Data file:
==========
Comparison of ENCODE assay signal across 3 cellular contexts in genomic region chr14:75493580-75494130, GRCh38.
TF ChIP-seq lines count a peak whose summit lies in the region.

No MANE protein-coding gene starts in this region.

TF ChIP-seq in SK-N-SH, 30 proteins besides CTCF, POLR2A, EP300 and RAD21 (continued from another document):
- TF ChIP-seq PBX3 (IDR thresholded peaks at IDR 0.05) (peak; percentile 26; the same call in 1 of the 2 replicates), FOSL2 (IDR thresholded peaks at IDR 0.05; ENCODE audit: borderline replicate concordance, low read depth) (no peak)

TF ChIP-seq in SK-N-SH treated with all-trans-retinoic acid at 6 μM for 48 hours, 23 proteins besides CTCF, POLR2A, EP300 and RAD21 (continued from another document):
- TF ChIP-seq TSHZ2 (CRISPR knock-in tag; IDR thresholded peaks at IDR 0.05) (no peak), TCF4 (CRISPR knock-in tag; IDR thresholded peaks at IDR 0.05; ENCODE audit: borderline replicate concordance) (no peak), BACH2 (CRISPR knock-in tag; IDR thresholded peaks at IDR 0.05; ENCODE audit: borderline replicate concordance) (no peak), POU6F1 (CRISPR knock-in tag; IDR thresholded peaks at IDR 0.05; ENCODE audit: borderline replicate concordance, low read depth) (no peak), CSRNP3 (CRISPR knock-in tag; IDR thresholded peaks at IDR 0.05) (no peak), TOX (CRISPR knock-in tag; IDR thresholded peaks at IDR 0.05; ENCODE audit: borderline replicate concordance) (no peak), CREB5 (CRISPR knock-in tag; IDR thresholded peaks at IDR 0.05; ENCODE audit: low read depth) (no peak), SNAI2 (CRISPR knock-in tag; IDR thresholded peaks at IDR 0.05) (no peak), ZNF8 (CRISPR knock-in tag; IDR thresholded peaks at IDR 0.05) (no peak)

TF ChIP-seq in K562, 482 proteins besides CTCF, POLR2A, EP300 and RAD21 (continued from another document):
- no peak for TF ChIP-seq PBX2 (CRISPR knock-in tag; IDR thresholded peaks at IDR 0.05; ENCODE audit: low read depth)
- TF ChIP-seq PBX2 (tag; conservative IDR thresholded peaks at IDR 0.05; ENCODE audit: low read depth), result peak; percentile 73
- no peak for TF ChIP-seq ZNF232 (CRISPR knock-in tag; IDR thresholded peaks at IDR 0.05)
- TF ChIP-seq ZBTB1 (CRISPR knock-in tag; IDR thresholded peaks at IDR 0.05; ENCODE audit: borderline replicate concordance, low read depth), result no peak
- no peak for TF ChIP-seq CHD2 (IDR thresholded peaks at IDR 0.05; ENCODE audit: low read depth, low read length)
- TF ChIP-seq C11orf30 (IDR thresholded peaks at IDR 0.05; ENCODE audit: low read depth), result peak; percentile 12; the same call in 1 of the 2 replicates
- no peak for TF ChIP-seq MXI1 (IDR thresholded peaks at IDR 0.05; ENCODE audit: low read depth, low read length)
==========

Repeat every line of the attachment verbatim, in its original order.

Comparison of ENCODE assay signal across 3 cellular contexts in genomic region chr14:75493580-75494130, GRCh38.
TF ChIP-seq lines count a peak whose summit lies in the region.

No MANE protein-coding gene starts in this region.

TF ChIP-seq in SK-N-SH, 30 proteins besides CTCF, POLR2A, EP300 and RAD21 (continued from another document):
- TF ChIP-seq PBX3 (IDR thresholded peaks at IDR 0.05) (peak; percentile 26; the same call in 1 of the 2 replicates), FOSL2 (IDR thresholded peaks at IDR 0.05; ENCODE audit: borderline replicate concordance, low read depth) (no peak)

TF ChIP-seq in SK-N-SH treated with all-trans-retinoic acid at 6 μM for 48 hours, 23 proteins besides CTCF, POLR2A, EP300 and RAD21 (continued from another document):
- TF ChIP-seq TSHZ2 (CRISPR knock-in tag; IDR thresholded peaks at IDR 0.05) (no peak), TCF4 (CRISPR knock-in tag; IDR thresholded peaks at IDR 0.05; ENCODE audit: borderline replicate concordance) (no peak), BACH2 (CRISPR knock-in tag; IDR thresholded peaks at IDR 0.05; ENCODE audit: borderline replicate concordance) (no peak), POU6F1 (CRISPR knock-in tag; IDR thresholded peaks at IDR 0.05; ENCODE audit: borderline replicate concordance, low read depth) (no peak), CSRNP3 (CRISPR knock-in tag; IDR thresholded peaks at IDR 0.05) (no peak), TOX (CRISPR knock-in tag; IDR thresholded peaks at IDR 0.05; ENCODE audit: borderline replicate concordance) (no peak), CREB5 (CRISPR knock-in tag; IDR thresholded peaks at IDR 0.05; ENCODE audit: low read depth) (no peak), SNAI2 (CRISPR knock-in tag; IDR thresholded peaks at IDR 0.05) (no peak), ZNF8 (CRISPR knock-in tag; IDR thresholded peaks at IDR 0.05) (no peak)

TF ChIP-seq in K562, 482 proteins besides CTCF, POLR2A, EP300 and RAD21 (continued from another document):
- no peak for TF ChIP-seq PBX2 (CRISPR knock-in tag; IDR thresholded peaks at IDR 0.05; ENCODE audit: low read depth)
- TF ChIP-seq PBX2 (tag; conservative IDR thresholded peaks at IDR 0.05; ENCODE audit: low read depth), result peak; percentile 73
- no peak for TF ChIP-seq ZNF232 (CRISPR knock-in tag; IDR thresholded peaks at IDR 0.05)
- TF ChIP-seq ZBTB1 (CRISPR knock-in tag; IDR thresholded peaks at IDR 0.05; ENCODE audit: borderline replicate concordance, low read depth), result no peak
- no peak for TF ChIP-seq CHD2 (IDR thresholded peaks at IDR 0.05; ENCODE audit: low read depth, low read length)
- TF ChIP-seq C11orf30 (IDR thresholded peaks at IDR 0.05; ENCODE audit: low read depth), result peak; percentile 12; the same call in 1 of the 2 replicates
- no peak for TF ChIP-seq MXI1 (IDR thresholded peaks at IDR 0.05; ENCODE audit: low read depth, low read length)